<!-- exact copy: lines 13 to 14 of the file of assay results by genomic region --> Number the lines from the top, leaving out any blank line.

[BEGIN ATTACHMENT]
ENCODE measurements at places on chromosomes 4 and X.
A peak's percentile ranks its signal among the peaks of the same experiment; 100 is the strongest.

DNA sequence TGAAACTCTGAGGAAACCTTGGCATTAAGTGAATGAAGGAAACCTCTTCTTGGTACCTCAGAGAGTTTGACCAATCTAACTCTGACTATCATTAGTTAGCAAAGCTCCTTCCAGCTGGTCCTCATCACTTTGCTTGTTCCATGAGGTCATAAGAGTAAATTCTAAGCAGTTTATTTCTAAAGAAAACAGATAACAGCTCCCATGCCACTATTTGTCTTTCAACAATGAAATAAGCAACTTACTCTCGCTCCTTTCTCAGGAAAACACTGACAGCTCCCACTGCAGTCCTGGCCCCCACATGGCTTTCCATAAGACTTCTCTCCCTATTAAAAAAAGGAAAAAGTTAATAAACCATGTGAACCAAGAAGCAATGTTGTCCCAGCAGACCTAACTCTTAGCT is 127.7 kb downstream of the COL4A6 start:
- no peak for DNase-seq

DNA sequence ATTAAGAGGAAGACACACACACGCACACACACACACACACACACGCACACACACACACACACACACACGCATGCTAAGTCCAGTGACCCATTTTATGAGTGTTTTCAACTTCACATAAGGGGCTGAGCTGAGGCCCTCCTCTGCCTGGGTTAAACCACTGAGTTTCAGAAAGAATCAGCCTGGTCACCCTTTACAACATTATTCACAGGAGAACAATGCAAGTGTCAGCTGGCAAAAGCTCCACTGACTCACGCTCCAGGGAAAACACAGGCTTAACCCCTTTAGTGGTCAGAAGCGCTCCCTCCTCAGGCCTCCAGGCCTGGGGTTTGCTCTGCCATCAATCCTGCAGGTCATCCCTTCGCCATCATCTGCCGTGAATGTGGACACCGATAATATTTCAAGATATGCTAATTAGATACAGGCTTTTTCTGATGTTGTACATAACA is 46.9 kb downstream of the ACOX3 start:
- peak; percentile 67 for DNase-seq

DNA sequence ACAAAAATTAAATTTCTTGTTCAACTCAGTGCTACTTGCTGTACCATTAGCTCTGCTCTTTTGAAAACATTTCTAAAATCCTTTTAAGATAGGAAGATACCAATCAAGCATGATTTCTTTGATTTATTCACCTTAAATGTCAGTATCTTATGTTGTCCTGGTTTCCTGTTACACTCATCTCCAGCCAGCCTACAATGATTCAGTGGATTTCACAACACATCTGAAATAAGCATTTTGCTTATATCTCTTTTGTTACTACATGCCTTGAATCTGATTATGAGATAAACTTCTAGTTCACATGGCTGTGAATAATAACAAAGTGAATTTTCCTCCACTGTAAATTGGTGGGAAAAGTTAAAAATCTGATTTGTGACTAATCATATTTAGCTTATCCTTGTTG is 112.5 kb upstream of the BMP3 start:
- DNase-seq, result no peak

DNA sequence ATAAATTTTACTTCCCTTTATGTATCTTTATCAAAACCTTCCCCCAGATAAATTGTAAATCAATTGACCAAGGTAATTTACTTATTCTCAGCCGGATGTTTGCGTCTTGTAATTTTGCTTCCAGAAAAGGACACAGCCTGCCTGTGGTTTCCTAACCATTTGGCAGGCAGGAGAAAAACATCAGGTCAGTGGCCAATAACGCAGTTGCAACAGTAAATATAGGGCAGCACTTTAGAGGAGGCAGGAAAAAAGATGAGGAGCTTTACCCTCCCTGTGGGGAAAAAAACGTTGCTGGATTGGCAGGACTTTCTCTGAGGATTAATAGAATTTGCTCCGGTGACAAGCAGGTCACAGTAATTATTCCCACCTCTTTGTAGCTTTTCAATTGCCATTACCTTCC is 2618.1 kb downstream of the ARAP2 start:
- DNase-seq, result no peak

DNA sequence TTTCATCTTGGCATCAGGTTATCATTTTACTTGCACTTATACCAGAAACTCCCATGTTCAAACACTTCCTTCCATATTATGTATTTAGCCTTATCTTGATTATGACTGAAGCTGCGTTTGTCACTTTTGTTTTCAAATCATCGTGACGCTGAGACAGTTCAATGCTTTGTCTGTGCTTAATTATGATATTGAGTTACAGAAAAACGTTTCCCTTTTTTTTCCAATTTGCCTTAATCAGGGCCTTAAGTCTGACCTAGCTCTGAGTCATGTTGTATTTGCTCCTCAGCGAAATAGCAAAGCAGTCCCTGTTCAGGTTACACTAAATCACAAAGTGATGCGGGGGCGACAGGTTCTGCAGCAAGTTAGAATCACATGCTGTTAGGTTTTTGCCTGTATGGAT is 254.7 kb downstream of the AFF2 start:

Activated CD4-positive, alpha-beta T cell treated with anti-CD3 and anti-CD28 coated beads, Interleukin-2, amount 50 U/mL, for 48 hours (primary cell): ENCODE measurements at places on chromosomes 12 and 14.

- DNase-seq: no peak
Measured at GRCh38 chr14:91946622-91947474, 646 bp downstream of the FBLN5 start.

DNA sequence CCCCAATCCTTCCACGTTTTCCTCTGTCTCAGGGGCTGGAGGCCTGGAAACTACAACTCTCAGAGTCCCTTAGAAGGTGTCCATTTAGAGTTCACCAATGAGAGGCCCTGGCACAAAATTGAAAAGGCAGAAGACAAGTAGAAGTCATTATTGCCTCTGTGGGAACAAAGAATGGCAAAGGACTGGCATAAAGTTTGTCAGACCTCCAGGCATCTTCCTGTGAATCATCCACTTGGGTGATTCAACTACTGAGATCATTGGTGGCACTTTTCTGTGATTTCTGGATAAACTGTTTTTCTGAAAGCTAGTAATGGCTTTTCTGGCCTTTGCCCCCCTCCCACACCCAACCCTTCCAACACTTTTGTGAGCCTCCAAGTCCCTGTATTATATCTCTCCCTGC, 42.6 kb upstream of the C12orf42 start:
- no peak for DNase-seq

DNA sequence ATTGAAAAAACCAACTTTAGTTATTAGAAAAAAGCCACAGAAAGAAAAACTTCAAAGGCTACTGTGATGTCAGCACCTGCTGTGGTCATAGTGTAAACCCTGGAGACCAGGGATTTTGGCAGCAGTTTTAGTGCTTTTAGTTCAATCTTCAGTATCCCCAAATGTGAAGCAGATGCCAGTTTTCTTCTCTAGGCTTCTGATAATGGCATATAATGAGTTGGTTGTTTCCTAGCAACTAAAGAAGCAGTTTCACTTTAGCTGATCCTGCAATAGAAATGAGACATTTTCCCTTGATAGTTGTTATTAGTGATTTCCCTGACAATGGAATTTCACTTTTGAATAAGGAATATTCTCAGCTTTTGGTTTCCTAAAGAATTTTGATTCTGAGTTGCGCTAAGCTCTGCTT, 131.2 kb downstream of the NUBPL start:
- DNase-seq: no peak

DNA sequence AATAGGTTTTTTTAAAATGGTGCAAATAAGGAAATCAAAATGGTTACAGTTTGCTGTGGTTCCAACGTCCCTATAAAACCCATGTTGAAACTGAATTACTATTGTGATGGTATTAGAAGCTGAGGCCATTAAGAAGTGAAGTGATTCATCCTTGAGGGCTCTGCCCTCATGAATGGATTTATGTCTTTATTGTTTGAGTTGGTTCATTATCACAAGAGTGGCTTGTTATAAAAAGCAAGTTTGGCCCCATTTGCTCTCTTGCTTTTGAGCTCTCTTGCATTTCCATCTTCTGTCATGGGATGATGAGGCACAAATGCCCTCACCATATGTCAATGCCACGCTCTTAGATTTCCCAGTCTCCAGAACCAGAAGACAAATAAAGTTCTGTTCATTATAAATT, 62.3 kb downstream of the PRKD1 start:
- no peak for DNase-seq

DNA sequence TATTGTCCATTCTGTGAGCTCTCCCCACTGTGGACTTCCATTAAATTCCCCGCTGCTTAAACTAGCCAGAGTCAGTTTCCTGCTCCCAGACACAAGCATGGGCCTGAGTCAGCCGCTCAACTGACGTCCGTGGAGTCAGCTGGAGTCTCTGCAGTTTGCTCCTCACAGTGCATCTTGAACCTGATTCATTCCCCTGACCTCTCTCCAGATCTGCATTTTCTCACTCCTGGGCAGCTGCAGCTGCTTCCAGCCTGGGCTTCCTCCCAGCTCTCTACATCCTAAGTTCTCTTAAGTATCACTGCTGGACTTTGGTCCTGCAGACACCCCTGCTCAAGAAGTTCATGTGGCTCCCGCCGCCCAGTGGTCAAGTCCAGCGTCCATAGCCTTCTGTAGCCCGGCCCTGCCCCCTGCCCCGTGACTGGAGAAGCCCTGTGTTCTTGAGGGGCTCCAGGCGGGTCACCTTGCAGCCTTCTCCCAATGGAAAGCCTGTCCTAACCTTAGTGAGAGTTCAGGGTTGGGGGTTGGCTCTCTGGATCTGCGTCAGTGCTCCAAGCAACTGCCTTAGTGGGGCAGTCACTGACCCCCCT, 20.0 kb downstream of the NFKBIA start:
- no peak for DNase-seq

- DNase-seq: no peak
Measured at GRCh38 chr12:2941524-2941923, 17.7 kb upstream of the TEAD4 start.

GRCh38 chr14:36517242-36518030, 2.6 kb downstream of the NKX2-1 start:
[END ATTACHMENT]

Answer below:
- DNase-seq: no peak
Measured at GRCh38 chr14:91946622-91947474, 646 bp downstream of the FBLN5 start.